History as a Guide

19 06 2017

9 June 2017

Snyder and organizersTimothy Snyder gives an engaging lecture, full of well-worded descriptions and definitions that make instantaneous sense. His recent presentation, attended by more than 200 in the shoreline town of Guilford, was eye-opening, thought provoking, inspiring, and terrifying.

Snyder, the Levin Professor of History at Yale University, has immersed himself in the culture, history, language, and stories of Eastern Europe and Russia for the past few decades. His specialty is studying the twentieth century and the related rise of Hitler, fascism, and communism, with efforts to understand how history has happened, what can be learned from it, and ways to move forward. He recently published a small book, On Tyranny: Twenty Lessons from the Twentieth Century, as a resource.  A strong proponent of democracy and continuation of our United States republic, Snyder donated his speaking fee to the Holocaust Museum, which added to the sense that he walks his talk.

Snyder audienceDuring his lecture, he differentiated between a patriot and nationalist. Reading from one of his book lessons, Be a patriot: “A patriot…wants the nation to live up to its ideals, which means asking us to be our best selves…..A patriot has universal values, standards by which he judges his nation, always wishing it well—and wishing that it would do better.” On the other hand, “A nationalist ‘brood[s] on power, victory, defeat, revenge’ …[and] encourages us to be our worst, and then tell us that we are the best.”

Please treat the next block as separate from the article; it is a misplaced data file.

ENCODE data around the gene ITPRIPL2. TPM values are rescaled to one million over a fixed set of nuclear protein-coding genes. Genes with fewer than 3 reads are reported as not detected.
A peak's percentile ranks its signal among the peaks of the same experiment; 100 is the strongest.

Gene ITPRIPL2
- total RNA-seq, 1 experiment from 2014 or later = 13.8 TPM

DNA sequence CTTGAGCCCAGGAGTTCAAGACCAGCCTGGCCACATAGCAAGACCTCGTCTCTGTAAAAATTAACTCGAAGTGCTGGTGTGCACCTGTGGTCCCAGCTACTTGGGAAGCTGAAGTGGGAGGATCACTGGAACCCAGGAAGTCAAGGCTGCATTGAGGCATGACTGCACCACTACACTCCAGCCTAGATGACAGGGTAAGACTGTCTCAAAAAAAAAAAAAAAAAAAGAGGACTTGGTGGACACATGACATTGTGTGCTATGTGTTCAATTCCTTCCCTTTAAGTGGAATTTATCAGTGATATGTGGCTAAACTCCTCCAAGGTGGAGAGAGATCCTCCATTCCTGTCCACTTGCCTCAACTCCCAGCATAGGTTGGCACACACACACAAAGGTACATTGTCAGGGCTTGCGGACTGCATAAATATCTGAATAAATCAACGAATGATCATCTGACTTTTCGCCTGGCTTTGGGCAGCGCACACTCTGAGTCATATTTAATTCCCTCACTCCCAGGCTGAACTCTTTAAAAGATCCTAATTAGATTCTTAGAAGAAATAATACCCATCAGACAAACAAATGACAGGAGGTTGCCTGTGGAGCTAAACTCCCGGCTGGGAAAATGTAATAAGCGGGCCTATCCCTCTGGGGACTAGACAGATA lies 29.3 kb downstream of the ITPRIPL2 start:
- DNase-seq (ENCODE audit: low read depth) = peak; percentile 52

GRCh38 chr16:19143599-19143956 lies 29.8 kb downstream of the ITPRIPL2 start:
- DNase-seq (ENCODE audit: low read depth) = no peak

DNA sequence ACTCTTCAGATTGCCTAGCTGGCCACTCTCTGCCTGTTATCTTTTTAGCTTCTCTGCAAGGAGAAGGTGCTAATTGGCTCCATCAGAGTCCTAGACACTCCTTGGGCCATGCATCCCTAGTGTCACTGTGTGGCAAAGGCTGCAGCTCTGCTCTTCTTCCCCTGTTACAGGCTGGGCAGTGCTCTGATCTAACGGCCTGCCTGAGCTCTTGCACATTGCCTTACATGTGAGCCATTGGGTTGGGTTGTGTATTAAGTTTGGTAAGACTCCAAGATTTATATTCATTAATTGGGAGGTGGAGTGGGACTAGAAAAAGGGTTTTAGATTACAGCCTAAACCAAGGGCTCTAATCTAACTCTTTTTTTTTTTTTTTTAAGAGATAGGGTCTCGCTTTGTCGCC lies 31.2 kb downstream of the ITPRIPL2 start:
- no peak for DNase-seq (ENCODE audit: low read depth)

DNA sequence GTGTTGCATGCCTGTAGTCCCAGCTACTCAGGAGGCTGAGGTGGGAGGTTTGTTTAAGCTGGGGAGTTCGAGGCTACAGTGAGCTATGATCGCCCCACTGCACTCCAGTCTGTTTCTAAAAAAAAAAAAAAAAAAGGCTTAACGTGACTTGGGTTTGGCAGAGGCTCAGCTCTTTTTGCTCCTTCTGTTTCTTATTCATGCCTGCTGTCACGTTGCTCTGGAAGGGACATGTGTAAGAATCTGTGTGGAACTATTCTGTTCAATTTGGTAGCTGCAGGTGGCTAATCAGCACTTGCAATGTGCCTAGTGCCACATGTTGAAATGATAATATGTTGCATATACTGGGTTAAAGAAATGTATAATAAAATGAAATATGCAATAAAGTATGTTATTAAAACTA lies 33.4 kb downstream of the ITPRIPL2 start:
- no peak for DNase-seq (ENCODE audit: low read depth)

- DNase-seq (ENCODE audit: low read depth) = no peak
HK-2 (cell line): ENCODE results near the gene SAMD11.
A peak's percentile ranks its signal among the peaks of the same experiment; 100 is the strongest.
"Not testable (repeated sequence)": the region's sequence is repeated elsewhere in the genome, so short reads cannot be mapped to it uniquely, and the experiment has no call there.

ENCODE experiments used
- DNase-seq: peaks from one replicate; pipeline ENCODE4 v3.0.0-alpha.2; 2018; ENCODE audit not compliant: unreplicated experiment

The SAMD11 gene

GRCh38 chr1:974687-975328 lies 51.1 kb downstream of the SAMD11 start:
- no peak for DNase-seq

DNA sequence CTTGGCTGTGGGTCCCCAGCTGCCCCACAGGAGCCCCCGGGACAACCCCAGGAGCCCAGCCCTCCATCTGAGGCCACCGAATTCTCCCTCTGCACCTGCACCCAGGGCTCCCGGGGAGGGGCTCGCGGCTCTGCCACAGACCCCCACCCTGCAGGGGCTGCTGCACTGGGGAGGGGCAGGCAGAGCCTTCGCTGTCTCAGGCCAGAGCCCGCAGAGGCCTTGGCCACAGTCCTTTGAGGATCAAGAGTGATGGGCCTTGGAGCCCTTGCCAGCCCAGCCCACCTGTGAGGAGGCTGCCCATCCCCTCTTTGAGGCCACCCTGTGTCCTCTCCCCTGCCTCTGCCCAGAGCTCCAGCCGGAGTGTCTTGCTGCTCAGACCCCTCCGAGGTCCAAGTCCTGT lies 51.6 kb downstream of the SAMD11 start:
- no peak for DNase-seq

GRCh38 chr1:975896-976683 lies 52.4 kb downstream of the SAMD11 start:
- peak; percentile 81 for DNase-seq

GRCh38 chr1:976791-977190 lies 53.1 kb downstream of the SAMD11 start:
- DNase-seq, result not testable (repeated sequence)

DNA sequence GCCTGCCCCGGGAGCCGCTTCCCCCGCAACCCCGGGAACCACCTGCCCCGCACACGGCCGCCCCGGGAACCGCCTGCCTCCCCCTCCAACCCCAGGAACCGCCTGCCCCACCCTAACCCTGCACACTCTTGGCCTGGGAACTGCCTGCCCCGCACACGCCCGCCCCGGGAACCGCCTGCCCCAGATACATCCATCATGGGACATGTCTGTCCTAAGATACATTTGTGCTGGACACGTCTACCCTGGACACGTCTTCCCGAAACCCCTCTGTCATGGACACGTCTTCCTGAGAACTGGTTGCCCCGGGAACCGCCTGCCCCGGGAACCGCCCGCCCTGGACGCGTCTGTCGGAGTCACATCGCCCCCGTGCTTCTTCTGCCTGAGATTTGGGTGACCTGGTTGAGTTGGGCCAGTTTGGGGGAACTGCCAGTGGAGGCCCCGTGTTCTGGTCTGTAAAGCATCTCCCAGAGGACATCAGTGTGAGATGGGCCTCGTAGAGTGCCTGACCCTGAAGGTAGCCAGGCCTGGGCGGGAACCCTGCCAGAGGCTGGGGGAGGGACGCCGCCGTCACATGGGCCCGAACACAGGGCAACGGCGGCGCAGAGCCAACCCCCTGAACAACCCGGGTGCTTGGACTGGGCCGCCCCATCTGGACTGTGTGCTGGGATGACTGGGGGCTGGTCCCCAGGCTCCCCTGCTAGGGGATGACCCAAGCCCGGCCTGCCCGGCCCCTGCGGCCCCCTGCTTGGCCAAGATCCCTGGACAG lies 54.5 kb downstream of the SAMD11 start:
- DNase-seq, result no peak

Snyder also spoke eloquently about the danger of asking for loyalty over using the rule of law. All US officials swear to uphold the Constitution, which means no individual has the power to be above the law of the land and laws apply equally to everyone. His bias against Donald Trump was obvious, and his audience was supportive, but his points are relevant, regardless of one’s political persuasion.

Snyder booksOne of Snyder’s lessons is Make eye contact and small talk. Keep connected to others in the community, especially those who are under attack. During Hitler’s time, a turning point occurred when citizens would cross the street to avoid their Jewish neighbors. We need to recognize each other’s humanity and right to exist, regardless of our different opinions. That’s what has made this country so amazing: freedom of speech and pursuit of happiness, people with many views living here in relative freedom and peace. Snyder believes these points are currently under threat and that those of us who cherish these values can take action, make steps, and keep the United States a democratic republic “with liberty and justice for all.”

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